Now that the brouhaha over Trump’s budget has died down, it is probably a good time to reach for perspective on matter. The effort must first realize that not since Alexander Hamilton headed up George Washington’s Treasury Department has a presidential budget even pretended to reality. These documents are decidedly political in nature, not economic or financial. A high-minded observer might properly describe them as aspirational. A pragmatic one might properly see them as starting position for negotiations with Congress. In these essential ways, Trump’s so-called “New Foundation for American Greatness” is no different from budgets proposed by Presidents Obama, Bush, Clinton, and just about everyone else before them going back into the mists of political time.
Noise over a supposed calculation error in Trump’s budget arose a few weeks ago with a blog by Larry Summers, former college professor, Democratic White House economist, and President of Harvard University. He criticized the mathematical acumen of the White House team, claiming that it had committed what he called a “logical error” by double counting in its calculations. Many in the media embraced Summers’ critique of Trump, even as they rejected his earlier criticisms of women’s mathematical abilities. Summers’ judgment of both the White House and women is dubious. On the latter, the matter is self-evident. On this budget, the White House, rather than double counting, made a bold argument that its proposed tax cuts, along with the president’s separate efforts at regulatory reform, would have such profoundly positive economic effects that the resulting income growth, even if taxed at lower rates, would give the treasury a huge boon, big enough to more than make up for any receipts initially lost to lower rates and eventually to balance the budget. Though this view can claim an internal logic, it is also wholly unrealistic.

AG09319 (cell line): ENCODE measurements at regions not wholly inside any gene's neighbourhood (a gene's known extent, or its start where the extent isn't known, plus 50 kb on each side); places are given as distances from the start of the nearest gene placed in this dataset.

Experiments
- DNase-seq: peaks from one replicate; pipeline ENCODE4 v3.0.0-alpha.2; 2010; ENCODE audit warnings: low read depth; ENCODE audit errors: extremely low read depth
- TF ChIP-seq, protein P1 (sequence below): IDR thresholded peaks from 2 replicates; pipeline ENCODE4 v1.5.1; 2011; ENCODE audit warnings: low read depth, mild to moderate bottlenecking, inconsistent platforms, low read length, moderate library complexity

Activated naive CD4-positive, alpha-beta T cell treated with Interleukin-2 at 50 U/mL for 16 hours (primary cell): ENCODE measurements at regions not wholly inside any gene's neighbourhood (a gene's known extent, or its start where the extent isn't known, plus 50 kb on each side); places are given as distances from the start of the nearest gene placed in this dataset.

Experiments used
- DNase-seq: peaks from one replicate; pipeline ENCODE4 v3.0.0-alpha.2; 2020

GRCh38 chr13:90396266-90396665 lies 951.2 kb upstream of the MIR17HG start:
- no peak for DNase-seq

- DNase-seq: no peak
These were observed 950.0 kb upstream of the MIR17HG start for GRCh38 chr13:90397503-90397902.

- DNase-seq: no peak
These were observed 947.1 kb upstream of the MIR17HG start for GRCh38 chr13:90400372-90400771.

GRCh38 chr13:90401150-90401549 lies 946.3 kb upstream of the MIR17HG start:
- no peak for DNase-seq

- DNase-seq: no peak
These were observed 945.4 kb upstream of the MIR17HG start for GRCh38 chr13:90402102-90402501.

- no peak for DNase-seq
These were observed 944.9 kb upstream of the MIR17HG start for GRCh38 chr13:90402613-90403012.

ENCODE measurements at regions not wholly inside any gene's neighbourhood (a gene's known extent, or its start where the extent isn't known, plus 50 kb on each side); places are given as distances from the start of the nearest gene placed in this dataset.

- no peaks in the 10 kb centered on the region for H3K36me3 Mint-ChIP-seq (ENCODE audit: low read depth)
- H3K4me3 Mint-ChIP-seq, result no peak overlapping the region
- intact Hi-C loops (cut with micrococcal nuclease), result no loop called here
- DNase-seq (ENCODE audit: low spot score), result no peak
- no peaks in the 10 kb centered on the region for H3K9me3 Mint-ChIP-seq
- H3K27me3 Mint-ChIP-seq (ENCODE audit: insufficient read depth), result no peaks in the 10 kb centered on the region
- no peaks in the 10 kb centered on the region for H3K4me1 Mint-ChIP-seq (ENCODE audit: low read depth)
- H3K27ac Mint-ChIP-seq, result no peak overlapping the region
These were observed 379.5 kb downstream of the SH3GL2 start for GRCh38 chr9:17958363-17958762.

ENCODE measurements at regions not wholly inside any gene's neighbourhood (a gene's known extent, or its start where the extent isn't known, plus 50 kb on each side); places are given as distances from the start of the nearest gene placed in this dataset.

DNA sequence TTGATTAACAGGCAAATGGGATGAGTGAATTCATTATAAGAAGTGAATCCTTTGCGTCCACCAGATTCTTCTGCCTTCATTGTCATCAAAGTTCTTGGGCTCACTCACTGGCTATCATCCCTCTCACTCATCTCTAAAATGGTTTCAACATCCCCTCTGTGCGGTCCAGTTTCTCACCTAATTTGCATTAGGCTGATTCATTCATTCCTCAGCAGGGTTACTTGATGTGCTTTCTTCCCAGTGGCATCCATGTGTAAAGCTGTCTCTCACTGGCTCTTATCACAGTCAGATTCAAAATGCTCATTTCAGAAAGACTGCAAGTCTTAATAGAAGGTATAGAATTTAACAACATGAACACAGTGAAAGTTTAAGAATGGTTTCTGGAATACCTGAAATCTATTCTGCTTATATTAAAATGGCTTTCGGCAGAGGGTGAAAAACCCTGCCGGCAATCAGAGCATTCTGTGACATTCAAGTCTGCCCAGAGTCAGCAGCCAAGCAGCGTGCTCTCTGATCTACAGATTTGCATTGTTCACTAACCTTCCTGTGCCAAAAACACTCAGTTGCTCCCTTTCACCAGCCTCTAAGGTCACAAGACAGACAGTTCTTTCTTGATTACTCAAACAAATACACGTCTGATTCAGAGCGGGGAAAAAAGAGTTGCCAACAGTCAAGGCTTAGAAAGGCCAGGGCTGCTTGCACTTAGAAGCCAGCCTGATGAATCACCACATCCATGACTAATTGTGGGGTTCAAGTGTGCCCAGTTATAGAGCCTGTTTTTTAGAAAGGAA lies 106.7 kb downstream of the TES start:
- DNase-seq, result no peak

To be sure, Trump can point to history. Presidents Reagan and Kennedy made similar claims for their respective tax cuts in the 1980s and 1960s. But though after each of those cuts federal receipts accelerated, they fell short of initial White House claims. Trump will likely fall shorter of his projections than either of these two tax cutters. For one, he expects a bigger response. He has projected that the pace of growth will increase by more than half from the last ten years, from less than a 2.0 percent annual rate of overall economic growth to 3.0 percent. It detracts further from the budget’s realism that Trump has less room to work with than did either Reagan or Kennedy. Tax rates back then were much more onerous than now. Kennedy reduced the maximum individual rate from 91 percent to 70 percent. Reagan cut it from 70 percent to 28 percent. Trump seeks a much more moderate cut from 39.6 percent to 33 percent. What is more, the Kennedy and Reagan cuts followed recessions, when the economy had a great deal of unused capacity available for rapid growth. The present environment is quite different. Unemployment presently is low, and industry, though not at peak capacity use, is much closer to historic highs than to lows. Kennedy’s and Reagan’s economies furthermore enjoyed youthful workforces, whereas today the dominant influence is aging demographics.